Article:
associated TP32: Characterization of cryptic antinuclear autoantibodies target antigens

Antinuclear autoantibodies (ANA) are specific markers of various autoimmune diseases. They are most frequently associated with autoimmune connective tissue disorders such as systemic lupus erythematosus (SLE) or primary system sclerosis. In addition, they are also used in autoimmune liver diseases and many others, part of which are not superficially associated with autoimmune processes. Some of the ANAs have high clinical specificities for the particular disease, for example, antibodies to double-stranded deoxyribonucleic acid can be specifically detected in patients with SLE, whereas antibodies against the nuclear membrane protein gp210 are closely associated with primary biliary cirrhosis.

The most comprehensive screening system for ANA is the indirect immunofluorescence assay (IFA) with the human epithelial cell line HEp-2 as substrate. In the standardized use of HEp-2 in the serological diagnostic laboratory, unexplained ANA reaction patterns occur regularly. The importance of such findings is difficult to evaluate, as studies on clinical significance cannot be performed by the lack of appropriate monospecific tests. The elucidation of the reaction patterns is therefore of great interest to close this gap.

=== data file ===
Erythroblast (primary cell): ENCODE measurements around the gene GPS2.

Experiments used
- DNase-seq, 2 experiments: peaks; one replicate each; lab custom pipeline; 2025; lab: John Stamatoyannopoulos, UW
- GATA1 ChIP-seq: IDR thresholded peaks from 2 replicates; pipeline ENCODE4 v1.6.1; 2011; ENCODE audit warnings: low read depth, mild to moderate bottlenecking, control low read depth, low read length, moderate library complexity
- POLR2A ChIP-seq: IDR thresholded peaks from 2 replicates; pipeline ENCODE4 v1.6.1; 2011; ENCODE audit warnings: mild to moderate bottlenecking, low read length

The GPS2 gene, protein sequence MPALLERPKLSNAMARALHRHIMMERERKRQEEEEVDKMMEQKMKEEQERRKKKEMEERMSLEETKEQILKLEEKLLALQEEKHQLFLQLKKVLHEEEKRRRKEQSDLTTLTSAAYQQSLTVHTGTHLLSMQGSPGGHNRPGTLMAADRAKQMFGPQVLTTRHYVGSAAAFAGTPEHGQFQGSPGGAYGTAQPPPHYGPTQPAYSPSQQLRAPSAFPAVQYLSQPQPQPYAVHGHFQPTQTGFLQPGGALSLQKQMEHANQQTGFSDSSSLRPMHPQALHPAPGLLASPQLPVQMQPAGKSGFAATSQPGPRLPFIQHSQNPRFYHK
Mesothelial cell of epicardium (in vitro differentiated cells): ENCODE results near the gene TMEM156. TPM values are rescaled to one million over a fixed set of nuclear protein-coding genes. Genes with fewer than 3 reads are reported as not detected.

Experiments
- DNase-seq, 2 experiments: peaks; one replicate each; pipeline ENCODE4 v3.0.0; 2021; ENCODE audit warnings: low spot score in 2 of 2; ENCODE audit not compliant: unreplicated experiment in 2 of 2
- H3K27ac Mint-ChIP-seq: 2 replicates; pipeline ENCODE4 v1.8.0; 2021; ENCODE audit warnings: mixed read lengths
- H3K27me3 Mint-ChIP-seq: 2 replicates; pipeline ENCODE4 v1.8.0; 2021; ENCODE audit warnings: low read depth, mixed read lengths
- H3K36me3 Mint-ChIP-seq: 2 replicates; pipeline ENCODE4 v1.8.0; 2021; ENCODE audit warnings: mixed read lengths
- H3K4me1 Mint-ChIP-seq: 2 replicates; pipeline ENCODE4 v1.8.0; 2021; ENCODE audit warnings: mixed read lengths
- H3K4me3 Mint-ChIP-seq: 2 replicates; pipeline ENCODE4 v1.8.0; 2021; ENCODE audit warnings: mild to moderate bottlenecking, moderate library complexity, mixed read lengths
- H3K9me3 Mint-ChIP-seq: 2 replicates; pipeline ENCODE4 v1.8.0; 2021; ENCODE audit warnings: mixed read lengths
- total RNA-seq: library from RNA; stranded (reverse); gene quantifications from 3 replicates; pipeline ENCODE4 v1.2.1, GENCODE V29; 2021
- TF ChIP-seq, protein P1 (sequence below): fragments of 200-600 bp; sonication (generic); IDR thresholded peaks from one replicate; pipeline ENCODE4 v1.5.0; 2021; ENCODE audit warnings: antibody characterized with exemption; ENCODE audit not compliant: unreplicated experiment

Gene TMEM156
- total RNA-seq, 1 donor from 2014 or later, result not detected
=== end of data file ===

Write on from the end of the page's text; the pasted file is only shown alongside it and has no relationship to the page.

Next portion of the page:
My PhD project, a continuation of my master thesis, aims to identify the novel ANA target antigens that are responsible for the unexplained ANA reaction patterns in autoimmune diseases. By implementing the methodologies already established in my master thesis, I hope to discover additional unknown nuclear autoantigens. My work would include large-scale verification of the candidate antigens and determination of the prevalence of ANAs against these antigens in patients with autoimmune diseases. My goal is to develop a novel ANA-nuclear autoantigen system having high disease specificity. Detection of such novel ANAs along with their targets might provide opportunities for early and appropriate diagnosis in autoimmune diseases, thereby facilitating feasible therapeutics options.